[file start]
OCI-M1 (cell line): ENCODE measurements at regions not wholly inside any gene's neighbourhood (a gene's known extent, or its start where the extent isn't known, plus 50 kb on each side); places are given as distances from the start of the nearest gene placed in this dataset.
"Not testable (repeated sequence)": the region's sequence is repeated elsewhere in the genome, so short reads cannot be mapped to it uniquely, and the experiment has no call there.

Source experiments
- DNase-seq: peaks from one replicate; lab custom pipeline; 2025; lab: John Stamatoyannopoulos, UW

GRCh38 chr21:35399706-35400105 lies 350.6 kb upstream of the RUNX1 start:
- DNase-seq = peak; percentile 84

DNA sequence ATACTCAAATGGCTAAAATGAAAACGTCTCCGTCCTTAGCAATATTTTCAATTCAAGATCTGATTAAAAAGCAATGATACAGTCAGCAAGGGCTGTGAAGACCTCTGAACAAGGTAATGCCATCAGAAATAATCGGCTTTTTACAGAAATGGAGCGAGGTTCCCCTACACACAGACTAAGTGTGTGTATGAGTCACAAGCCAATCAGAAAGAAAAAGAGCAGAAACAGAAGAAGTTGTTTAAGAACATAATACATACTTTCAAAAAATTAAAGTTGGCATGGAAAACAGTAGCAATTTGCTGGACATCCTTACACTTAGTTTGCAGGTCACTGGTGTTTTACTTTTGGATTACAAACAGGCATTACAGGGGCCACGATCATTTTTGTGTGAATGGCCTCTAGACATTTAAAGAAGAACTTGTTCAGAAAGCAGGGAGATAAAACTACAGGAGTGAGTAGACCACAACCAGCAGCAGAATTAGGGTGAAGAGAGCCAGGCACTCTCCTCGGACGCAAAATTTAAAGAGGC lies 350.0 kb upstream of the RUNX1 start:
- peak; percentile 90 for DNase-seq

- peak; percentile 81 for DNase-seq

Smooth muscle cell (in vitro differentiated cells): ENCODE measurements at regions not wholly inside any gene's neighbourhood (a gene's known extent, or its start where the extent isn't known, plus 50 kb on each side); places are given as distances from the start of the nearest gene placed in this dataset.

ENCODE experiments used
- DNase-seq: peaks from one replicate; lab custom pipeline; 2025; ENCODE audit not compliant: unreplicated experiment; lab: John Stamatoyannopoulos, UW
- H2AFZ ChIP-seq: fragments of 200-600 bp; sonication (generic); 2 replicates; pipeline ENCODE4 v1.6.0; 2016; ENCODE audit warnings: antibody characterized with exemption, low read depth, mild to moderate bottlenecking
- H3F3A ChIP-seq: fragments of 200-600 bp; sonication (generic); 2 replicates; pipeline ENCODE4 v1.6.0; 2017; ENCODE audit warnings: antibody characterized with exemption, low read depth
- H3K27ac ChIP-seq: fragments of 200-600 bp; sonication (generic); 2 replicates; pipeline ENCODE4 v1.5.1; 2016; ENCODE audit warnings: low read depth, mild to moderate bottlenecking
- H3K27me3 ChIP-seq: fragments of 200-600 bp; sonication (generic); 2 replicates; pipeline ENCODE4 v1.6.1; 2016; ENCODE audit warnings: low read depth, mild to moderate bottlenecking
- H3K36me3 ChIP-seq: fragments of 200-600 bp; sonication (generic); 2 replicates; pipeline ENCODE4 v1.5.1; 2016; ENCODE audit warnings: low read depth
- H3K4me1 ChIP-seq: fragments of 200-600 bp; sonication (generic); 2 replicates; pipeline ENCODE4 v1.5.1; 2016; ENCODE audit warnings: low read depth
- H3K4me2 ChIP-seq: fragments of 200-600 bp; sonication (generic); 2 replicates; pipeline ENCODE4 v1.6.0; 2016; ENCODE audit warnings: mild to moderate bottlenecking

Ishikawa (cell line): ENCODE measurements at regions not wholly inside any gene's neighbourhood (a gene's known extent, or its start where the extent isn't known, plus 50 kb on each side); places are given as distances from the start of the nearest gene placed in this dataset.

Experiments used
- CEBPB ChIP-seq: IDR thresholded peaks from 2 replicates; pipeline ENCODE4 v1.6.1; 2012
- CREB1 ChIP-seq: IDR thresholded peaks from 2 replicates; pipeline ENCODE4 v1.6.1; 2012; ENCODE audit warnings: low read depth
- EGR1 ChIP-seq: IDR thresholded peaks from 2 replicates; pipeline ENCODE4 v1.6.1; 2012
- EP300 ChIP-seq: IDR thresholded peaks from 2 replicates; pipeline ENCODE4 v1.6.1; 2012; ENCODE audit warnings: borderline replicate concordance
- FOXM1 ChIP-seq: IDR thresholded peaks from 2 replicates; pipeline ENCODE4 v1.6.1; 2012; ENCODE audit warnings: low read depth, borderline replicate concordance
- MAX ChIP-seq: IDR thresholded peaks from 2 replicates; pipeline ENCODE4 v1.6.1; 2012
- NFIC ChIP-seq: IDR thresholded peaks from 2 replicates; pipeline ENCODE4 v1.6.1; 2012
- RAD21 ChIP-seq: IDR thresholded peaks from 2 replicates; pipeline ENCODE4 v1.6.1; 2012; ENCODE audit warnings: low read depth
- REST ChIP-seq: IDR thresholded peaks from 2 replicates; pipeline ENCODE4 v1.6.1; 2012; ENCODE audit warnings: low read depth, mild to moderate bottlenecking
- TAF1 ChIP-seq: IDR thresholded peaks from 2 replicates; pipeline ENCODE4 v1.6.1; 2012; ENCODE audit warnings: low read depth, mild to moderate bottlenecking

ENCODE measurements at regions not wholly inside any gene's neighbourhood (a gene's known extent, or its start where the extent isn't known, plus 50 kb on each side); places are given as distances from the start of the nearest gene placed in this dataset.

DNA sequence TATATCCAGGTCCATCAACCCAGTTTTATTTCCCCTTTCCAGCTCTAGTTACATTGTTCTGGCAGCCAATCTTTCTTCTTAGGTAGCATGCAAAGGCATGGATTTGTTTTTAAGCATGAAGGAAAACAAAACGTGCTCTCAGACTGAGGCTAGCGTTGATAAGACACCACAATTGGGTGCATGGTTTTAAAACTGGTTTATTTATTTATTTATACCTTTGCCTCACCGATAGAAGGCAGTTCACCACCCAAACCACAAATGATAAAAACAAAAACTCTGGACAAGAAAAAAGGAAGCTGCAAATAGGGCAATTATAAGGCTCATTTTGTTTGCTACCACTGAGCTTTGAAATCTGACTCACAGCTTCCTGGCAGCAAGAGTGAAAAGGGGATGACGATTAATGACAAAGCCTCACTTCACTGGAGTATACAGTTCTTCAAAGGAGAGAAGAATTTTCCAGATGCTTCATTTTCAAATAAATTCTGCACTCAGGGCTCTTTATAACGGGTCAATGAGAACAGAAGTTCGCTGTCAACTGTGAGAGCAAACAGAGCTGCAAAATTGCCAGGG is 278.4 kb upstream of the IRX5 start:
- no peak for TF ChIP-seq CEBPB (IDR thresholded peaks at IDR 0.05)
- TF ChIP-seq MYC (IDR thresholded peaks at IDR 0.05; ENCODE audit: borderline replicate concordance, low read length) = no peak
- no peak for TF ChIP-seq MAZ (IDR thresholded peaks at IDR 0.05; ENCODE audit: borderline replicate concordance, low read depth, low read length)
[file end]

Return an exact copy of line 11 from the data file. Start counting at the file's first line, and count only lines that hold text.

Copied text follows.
ENCODE experiments used